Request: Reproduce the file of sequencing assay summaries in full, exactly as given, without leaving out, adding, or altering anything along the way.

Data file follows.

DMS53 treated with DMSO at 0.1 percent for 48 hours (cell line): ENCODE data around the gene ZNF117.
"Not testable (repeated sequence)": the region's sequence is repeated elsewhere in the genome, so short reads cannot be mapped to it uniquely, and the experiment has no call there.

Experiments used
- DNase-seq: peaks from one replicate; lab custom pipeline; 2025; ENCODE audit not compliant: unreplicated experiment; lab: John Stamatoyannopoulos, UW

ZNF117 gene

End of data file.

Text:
DMS53 treated with DMSO at 0.1 percent for 48 hours (cell line): ENCODE data around the gene ZNF117.
"Not testable (repeated sequence)": the region's sequence is repeated elsewhere in the genome, so short reads cannot be mapped to it uniquely, and the experiment has no call there.

Experiments used
- DNase-seq: peaks from one replicate; lab custom pipeline; 2025; ENCODE audit not compliant: unreplicated experiment; lab: John Stamatoyannopoulos, UW

ZNF117 gene